I put the 3-D glasses on as instructed and gaze into the screen as the image comes to life. A room, rotating slowly. There is the clank of metal as a door unlatches. Voices at the bottom of the stairs, then footsteps.
Brian Emery, Associate Professor of Photography at the Fashion Institute of Technology, might seem like an unlikely candidate to be conducting a study of the attic at the Robert Carter house. I tell him as much, and he agrees.
Brian has been a visiting research fellow at Colonial Williamsburg for about six weeks, and his work is a somewhat unorthodox blend of art, photography, and the intertwined histories of the Carters and the foundation that preserves the family house.
We’ve been going back and forth for a while, with me trying to coax for a deeper explanation of what drove an art professor who disavowed any previous interest in Colonial history to spend much of his summer in a sweltering third-floor room taking pictures. (Admittedly, they’re pretty cool pictures.)
Brian can tell I’m not getting it, and that’s why he hands me the 3-D glasses so I can take a look at the multimedia video he’s working on. It’s essentially the rough draft of his research, and if all goes well, it will help Colonial Williamsburg take another step into the future of a more immersive virtual experience for our guests.
The video, if that’s the right word for it, is entirely set in the Carter attic, where our architectural historians are currently trying to solve a mystery. They’re examining clues—a fragment of plaster wall (above), framing for a door that must have locked from the inside—with the hope that the house will give up the secret of what purpose the space served. That includes the distinct possibility that enslaved members of the household lived there in the mid-1700s, but at this point we don’t know whether the evidence will be definitive one way or the other.
On the computer screen, the 3-D image of the attic spins, the barest of structures, just wooden posts, dark corners, and a slanting roofline. It does offer quite a clear perspective of the original M-shaped roof that was replaced in 1758. As the image rotates, an assortment of people—or at least their avatars—assume different positions in the space.
The accompanying soundtrack consists of spliced recordings of our architectural historians explaining the attic’s history and others just exploring the space. This includes costumed interpreters playing the roles of people who might have been there 250 years ago, people like Robert Carter III, who owned the house for a period, and others portraying enslaved Virginians.
So how—and why—is Brian doing this project?
It started last year when he planned a trip to the Southwest with the express purpose of experimenting with three-dimensional photography. Convinced that advances in technology were in the process of reshaping the very way we perceived space, he wanted to see how he might use the new science to create a different kind of art.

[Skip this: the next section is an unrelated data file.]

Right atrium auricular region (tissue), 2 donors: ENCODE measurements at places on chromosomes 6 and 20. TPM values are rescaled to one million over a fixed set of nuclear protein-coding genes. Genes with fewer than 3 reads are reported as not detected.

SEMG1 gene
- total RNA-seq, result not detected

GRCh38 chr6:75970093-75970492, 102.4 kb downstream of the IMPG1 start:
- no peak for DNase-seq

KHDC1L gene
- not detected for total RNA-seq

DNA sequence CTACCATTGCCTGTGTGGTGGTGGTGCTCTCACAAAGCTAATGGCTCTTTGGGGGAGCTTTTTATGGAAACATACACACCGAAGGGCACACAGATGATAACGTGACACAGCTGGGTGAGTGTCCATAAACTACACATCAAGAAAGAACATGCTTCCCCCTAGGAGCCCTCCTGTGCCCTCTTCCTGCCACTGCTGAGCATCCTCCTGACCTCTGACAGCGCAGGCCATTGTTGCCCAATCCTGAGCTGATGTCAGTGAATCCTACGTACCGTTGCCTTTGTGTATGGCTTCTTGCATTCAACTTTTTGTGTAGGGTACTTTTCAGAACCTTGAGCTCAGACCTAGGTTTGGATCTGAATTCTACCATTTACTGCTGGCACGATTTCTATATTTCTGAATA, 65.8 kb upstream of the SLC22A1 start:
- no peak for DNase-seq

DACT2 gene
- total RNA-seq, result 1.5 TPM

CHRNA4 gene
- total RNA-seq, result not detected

On this busman’s holiday he made scans of thousand-year old pueblos and kivas (ceremonial spaces). Armed only with an off-the-shelf 3-D webcam/motion tracker which attached directly to his laptop, Brian wanted to find out whether looking in a new way could unlock the potential of seeing in a new way.
When he returned, he printed out models of the ancient spaces with a 3-D printer.
Months later, he learned about Colonial Williamsburg’s fellowship offering for someone working with 3-D photography. He proposed creating 3-D prints like the ones from last year’s trip. The absence of a background in academic history proved to be no obstacle, and here he is.
Brian arrived with little in the way of preconceptions. This would actually be his very first time setting foot in Williamsburg.
Aside from the daunting scale of the place, he was most surprised—pleasantly!—to discover just how much of the foundation’s is a research institution. The work to understand, unearth, and interpret Virginia’s past is ongoing, and every year yields new discoveries and deeper understandings.
Early conversations convinced him to join the team intensively studying the Robert Carter House. “I like spaces that are a little ambiguous,” he says.
The methods Brian is playing with carry profound implications for how we might “see” the past. Interestingly, Brian has no illusions of accessing the past on its own terms. He is consciously embracing the present-ness of his project. He is not looking for a moment in time. His multimedia video underscores the point, since it is more of a meditation on a space with a long history and the many people who walked its floors, including the present crew of researchers.
The sparseness of the top floor has proven to be a little bit of a drawback. Beyond the posts, beams, and roof supports, there isn’t much to the space. It “lacked mass.”
Nonetheless, he has spent as many days as possible making the 3-D scans of the attic. The scanner features a camera similar to what you’d find on your smartphone, which can capture about 30 frames per second.
That’s supplemented with an infrared light emitter, which emits beams that are captured by an infrared camera. The software puts all the data together to produce a high-density depth map. It has amazing quality, producing full-color scans with two million vertices.
In other words, a lot of detail. You can see just how much in the images above. The left image shows the “picture,” the middle in more detail. The image on the right shows the geometric base of the mesh-like surface. Just a bunch of triangles.
Each scan captured a part of the room from a particular angle. Many had to be redone when he found flaws, such as an unilluminated corner, in the first attempts. It took 150-200 of the images, painstakingly pieced together, just to make the model of the architecture. Part of the reason is that Brian is pushing the technology, which was intended for use in video game systems, to its limits.